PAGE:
1. I would particularly like to recommend the article by Julia Valeska Schröder “The political in TA” (TATuP 28/3 2019). I see technology assessment as a social practice that is ceaselessly inspired and challenged by concrete experiences in the context of practice and theoretical approaches from different sciences. This article copes with the latter in an exemplary way and tells us: We must never get tired of taking a second look!

  2. What I especially appreciate about the journal is that it promotes and communitizes this movement between interaction and reflection with regard to new technologies.

  3. For the future, I wish TATuP a lot of courage for obstinacy and at the same time a watchful eye for new challenges and offers!



Prof. Dr. Cordula Kropp, University of Stuttgart, Germany

  1. I would especially like to recommend the TATuP article “Threat, vulnerability, values, and damage. Cyberattacks and cybersecurity as a subject of technology assessment” (TATuP 29/1 2020), because it raises awareness for the vulnerability of digitally networked infrastructures, shows the limits of a general pursuit of security, and identifies starting points for a reflective societal approach from several perspectives.

  2. I particularly appreciate the journal’s balanced mix of expert articles from the perspectives of different disciplines (especially in the special topics) with reports, reviews, and announcements.

  3. For the future, I wish TATuP the courage to continue to accompany technology development and innovations with a variety of voices from different disciplines and contexts and to comment on them, especially with regard to the challenges of climate change.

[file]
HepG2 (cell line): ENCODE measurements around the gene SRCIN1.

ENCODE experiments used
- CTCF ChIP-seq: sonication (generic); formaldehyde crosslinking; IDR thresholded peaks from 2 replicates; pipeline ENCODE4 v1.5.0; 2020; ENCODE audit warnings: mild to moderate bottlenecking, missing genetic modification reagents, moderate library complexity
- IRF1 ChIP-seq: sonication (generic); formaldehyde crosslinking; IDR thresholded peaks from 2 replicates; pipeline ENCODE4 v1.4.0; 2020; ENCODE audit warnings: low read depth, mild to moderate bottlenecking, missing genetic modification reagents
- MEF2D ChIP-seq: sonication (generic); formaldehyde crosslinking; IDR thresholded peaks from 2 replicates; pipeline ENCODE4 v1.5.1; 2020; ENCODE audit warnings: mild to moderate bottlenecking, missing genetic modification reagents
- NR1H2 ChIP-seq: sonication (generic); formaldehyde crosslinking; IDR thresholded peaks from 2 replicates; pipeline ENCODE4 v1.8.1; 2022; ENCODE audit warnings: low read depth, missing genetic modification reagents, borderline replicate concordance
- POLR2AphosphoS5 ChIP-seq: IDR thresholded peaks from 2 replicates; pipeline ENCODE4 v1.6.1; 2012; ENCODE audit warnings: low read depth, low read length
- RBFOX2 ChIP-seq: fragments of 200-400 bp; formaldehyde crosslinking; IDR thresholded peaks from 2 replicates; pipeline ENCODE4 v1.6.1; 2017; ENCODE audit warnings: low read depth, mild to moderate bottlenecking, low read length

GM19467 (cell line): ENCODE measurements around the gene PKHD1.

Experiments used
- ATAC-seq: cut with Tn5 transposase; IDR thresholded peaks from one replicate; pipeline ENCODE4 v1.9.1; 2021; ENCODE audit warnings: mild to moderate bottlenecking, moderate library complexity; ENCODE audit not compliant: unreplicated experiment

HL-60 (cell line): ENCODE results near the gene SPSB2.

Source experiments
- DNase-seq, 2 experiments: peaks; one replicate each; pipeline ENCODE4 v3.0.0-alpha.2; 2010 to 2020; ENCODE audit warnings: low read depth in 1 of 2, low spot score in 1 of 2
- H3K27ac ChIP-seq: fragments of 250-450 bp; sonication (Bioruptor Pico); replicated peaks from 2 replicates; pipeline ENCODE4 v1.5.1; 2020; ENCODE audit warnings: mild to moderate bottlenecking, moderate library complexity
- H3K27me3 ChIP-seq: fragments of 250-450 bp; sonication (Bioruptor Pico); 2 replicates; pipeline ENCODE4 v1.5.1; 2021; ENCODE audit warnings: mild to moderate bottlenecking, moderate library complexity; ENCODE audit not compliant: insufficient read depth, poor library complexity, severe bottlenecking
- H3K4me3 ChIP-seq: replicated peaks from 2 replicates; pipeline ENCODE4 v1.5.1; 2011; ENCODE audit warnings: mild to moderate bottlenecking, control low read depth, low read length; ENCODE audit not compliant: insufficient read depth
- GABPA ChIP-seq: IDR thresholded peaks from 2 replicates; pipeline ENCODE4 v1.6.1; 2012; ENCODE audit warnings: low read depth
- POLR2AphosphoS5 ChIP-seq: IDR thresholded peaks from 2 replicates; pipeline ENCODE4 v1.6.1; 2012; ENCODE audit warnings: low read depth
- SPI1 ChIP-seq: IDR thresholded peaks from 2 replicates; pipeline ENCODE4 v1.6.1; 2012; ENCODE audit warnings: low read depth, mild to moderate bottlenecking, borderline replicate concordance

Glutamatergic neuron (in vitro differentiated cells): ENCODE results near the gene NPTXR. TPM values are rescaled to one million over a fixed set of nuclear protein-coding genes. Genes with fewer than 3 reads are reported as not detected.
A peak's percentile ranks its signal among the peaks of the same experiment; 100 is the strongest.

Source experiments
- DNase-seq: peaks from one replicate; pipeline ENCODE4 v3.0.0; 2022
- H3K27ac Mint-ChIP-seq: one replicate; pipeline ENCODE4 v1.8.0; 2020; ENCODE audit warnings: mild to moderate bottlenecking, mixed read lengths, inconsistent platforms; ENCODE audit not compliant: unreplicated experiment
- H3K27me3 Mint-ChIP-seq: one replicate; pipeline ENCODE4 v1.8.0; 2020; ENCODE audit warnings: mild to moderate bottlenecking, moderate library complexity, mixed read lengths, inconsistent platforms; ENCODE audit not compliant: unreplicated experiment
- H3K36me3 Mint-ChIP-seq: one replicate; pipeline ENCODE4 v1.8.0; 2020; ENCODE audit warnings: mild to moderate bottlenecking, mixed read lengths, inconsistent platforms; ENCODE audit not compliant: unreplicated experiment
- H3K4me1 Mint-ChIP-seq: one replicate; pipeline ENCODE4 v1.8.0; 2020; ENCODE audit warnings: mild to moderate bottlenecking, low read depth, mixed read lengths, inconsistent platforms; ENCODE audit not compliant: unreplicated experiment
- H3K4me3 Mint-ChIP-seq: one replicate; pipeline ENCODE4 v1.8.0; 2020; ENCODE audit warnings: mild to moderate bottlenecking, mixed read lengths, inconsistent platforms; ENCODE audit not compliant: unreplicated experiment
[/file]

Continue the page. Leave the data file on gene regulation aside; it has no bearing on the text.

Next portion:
Dr. Justine Lacey, CSIRO, Canberra, Australia

  1. I would particularly like to recommend the TATuP article “Responsibility versus sustainability, ethics, and societal engagement” (TATuP 29/3 2020) by Miltos Ladikas et al., because it tackles the implicit and explicit meaning of responsibility when used in the context of science, technology and innovation. The paper points to how this understanding of the responsibility of scientific research shapes expectations and practice with respect to how that will be (or ought to be) expressed to and with society. I particularly like the reminder that while our own context can dominate our focus, there are insights to be found across cultural and geographical boundaries.

  2. What I particularly appreciate about the journal is captured in its title. The interplay between theory and practice around the central focus of technology assessment is executed with precision. Each issue strongly reflects the overarching vision of TATuP through the considered selection and curation of articles. And on any emerging or topical technology related issue, I am always sure to find a dedicated issue to orient me to key developments.

  3. For the future I wish TATuP attracts an even broader readership in parts of the world (such as Australia) that are less familiar with the theory and practice of technology assessment as there is much that my research community can gain from this exchange. Perhaps I also wish for a forthcoming issue on quantum technologies!



Dr. Ralf Lindner, Fraunhofer ISI, Karlsruhe, Germany

  1. I would particularly like to recommend “The hidden fourth dimension. Normative reflexion as an extension for the theory of technology assessment” (TATuP 27/1 2018) by Helge Torgersen, as the article combines quite a few qualities that I appreciate in so many TATuP publications, namely the willingness to critically examine the own foundations, the thereby expressed ability to productively include perspectives outside the own specialist community, and finally the constructive attitude that strives to advance the concerns of TA.